Sarah Kate Purnell
In September 2016, the Atlantic Coast Conference announced that they would be pulling all neutral site championship events from North Carolina for the 2016-17 seasons, in response to HB2.
In moving their events elsewhere, seven ACC events that were to be held in NC were affected. Additionally, moving the sporting events decreased NC economic value.
“The decision to move the neutral site championships out of North Carolina while House Bill 2 remains law was not an easy one, but it is consistent with the shared values of inclusion and non-discrimination at all of our institutions,” Clemson University president and council chairman James P. Clements said in a September 2016 statement to The Fayetteville Observer.
Among the events moved was the ACC championship football event, which has been held at the Bank of America Stadium for the past six seasons in Charlotte.
In the NC Panther’s official statement through Twitter, the team expressed their disappointment for the ACC’s decision. However, the team stated their commitment to creating an inclusive environment at BOA Stadium.
“As we stated last summer, after more than 20 years of operations, we undoubtedly have had transgender persons attend events here and, presumably, they have used the restroom of the gender with which they identify,” The Panthers team continued, “Our organization is against discrimination and has a long history of treating all of our patrons at Bank of America Stadium with dignity and respect.”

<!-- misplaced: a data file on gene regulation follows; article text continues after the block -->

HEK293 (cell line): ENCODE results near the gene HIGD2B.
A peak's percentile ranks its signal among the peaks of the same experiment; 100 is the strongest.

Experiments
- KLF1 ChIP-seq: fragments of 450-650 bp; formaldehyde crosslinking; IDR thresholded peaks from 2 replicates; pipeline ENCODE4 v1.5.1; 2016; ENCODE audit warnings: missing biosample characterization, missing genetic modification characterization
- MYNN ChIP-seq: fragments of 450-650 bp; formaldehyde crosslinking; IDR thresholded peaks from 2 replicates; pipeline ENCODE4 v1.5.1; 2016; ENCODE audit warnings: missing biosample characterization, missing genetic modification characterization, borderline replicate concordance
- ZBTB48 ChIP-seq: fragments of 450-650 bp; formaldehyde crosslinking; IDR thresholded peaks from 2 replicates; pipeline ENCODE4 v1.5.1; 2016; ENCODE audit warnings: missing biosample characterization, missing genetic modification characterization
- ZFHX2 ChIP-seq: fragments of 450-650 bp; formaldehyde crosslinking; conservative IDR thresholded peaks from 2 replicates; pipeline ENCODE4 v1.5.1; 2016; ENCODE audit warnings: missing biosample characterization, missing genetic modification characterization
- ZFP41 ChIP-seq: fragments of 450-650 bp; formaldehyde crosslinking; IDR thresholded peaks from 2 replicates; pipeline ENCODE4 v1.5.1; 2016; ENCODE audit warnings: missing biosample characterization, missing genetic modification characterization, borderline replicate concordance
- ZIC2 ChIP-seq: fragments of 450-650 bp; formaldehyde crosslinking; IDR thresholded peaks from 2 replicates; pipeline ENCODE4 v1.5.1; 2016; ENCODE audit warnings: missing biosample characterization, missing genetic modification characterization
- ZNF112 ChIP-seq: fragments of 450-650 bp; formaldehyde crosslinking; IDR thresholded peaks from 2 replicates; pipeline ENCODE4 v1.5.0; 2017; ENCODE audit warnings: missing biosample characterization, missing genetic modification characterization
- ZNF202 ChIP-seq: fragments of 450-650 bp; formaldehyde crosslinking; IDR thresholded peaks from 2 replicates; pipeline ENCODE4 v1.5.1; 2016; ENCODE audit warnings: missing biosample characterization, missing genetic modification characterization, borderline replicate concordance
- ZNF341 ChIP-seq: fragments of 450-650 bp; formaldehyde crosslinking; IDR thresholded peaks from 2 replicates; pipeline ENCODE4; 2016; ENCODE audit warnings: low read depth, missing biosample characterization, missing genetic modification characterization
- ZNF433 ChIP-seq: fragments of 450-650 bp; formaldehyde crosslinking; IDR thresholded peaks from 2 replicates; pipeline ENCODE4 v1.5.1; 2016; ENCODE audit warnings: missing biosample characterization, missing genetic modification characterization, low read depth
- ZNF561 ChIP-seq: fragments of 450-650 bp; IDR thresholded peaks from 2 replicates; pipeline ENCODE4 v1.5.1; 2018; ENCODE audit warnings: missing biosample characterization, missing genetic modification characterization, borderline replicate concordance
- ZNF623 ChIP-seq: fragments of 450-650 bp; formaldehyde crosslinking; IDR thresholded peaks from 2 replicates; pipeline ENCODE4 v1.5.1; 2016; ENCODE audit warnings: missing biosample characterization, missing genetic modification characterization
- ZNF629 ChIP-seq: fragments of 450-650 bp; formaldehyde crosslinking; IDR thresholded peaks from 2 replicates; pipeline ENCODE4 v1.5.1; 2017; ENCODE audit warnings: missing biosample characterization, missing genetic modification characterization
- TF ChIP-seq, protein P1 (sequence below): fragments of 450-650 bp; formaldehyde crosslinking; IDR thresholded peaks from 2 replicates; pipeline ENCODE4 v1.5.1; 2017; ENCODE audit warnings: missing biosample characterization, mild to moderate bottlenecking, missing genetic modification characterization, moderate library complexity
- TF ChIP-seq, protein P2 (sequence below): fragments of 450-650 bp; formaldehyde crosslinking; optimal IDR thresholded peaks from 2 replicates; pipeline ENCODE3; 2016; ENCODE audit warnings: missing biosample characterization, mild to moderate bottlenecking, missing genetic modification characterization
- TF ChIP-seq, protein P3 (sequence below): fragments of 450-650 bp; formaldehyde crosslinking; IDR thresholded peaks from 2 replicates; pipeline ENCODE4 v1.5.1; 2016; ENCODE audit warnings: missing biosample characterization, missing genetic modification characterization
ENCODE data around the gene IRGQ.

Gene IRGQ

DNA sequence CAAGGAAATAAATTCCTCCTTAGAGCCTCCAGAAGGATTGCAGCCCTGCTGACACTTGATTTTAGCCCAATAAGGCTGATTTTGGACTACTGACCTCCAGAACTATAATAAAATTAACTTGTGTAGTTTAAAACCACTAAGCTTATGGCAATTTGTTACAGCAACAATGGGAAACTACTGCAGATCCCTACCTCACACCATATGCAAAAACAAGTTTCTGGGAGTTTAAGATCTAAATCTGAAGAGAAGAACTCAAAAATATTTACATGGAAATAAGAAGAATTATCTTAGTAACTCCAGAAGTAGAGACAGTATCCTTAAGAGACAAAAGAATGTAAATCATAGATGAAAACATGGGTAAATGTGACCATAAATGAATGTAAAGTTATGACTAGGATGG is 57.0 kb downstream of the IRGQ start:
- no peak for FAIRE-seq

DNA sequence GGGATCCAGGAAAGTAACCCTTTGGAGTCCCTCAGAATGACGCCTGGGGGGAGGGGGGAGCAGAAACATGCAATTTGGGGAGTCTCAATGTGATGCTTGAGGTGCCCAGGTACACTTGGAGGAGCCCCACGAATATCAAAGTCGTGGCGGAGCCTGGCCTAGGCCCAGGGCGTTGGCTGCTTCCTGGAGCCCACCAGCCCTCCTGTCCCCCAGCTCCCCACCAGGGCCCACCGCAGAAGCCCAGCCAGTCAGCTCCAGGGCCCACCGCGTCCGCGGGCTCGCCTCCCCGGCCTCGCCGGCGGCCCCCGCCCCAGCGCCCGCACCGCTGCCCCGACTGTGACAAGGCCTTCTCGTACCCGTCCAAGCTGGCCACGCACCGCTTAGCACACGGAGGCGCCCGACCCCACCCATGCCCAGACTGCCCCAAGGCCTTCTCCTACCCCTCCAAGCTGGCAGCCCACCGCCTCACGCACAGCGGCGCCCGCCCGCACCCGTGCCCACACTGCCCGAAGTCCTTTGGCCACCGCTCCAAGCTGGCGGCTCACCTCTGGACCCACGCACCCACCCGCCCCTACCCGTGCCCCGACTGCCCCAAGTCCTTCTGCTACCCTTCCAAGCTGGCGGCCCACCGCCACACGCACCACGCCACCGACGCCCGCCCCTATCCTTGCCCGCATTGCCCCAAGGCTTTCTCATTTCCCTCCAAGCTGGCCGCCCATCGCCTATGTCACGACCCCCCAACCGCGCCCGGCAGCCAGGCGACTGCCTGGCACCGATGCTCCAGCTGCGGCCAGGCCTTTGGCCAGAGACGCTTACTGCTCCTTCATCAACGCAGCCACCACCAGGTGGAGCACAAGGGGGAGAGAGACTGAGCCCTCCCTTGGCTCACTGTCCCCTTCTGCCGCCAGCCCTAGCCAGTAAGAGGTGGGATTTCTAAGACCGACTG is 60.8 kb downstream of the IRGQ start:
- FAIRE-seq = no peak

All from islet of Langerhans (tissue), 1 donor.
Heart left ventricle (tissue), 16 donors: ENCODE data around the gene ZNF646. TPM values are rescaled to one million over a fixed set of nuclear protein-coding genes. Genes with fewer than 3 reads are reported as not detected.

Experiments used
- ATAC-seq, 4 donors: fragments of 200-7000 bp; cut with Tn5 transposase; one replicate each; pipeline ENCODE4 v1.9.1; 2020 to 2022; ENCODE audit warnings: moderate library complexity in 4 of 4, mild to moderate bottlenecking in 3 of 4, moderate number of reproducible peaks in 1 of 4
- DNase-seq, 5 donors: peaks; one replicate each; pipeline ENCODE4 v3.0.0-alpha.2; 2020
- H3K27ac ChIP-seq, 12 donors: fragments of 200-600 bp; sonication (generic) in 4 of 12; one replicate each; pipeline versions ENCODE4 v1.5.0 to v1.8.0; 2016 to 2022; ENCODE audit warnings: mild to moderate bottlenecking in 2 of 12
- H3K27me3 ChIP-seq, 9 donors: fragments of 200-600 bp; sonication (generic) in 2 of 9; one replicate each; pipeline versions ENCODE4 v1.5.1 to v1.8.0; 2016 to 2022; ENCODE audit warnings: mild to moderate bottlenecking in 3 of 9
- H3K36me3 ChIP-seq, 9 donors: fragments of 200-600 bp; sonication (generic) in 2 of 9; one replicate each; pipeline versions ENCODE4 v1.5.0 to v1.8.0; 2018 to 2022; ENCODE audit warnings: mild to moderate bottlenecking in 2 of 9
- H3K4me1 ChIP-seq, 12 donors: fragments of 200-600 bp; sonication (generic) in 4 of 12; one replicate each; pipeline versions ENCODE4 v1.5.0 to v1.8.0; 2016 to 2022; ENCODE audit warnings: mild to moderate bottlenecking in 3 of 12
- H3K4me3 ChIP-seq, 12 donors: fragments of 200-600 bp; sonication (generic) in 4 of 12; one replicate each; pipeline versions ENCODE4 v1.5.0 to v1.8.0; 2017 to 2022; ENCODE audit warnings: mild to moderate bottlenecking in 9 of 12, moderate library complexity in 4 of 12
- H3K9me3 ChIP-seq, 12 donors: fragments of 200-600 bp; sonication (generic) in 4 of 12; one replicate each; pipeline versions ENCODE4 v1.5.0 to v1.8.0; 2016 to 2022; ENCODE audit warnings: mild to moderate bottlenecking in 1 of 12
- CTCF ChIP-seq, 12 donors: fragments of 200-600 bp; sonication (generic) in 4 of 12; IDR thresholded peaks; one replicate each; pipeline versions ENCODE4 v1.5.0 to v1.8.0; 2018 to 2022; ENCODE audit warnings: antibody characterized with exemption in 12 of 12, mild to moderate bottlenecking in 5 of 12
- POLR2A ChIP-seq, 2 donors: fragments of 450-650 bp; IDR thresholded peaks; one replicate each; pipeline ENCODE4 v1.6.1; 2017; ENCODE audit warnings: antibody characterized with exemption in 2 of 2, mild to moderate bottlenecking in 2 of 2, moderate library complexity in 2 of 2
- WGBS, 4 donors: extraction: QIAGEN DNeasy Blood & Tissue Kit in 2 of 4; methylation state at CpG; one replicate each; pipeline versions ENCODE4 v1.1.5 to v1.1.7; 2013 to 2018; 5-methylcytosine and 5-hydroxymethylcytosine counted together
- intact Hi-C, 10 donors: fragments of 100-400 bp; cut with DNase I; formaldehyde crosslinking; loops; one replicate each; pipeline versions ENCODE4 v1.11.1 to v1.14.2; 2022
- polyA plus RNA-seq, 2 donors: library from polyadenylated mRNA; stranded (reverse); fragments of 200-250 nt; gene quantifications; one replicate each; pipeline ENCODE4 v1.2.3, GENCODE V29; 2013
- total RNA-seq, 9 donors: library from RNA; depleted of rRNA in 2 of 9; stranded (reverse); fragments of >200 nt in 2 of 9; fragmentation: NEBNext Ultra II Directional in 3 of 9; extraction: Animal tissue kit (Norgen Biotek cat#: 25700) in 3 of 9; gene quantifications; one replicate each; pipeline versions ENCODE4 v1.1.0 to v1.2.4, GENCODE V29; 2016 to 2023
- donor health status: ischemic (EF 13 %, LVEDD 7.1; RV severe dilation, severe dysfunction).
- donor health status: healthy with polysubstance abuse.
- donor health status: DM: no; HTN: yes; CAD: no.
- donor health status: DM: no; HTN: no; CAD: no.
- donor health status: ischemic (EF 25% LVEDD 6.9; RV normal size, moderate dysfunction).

According to The Fayetteville Observer, Speaker Tim Moore commented on the ACC’s decision stating his disappointment in that NC would be losing these sporting events, but that it was the conference’s choice to host the events wherever they pleased.
On February 22, NC legislators proposed what Republicans claim is a compromise to HB2. The proposed bill, HB186 – which would allow cities to adopt nondiscrimination measures – has received both negative and positive feedback.
Those against HB2 and members of the LGBT+ community claim that HB186 will continue to uphold HB2’s core values. However, the bill has caught the attention of the ACC and may have put NC back on its radar.
“It’s encouraging that a bipartisan effort has been initiated in the North Carolina General Assembly regarding HB2,” Swofford said in a statement quoted USA Today. “If legislation is passed that resets the law as it was prior to HB2, it will present the opportunity to reopen the discussion with the ACC Council of Presidents regarding neutral site conference championships being in the state of North Carolina.”
The LGBT+ community has urged the ACC to stand their grounds for a full repeal of HB2. Those who oppose HB2 state that the proposed law is still discriminatory.
“The ACC must stand for a full repeal of HB2,” said Shane Windmeyer, executive director of LGBT sports organization Campus Pride, told USA Today. “We need to let the ACC Commissioner and ACC schools know that this repeal effort is not a fix at all. It is not a full repeal and still discriminates against transgender people. The ACC, NCAA and others must stand strong for its values of inclusion and diversity of all athletes and sports fans.”
The ACC made the decision to move its sporting events from NC after the NCAA additionally moved their events from the state.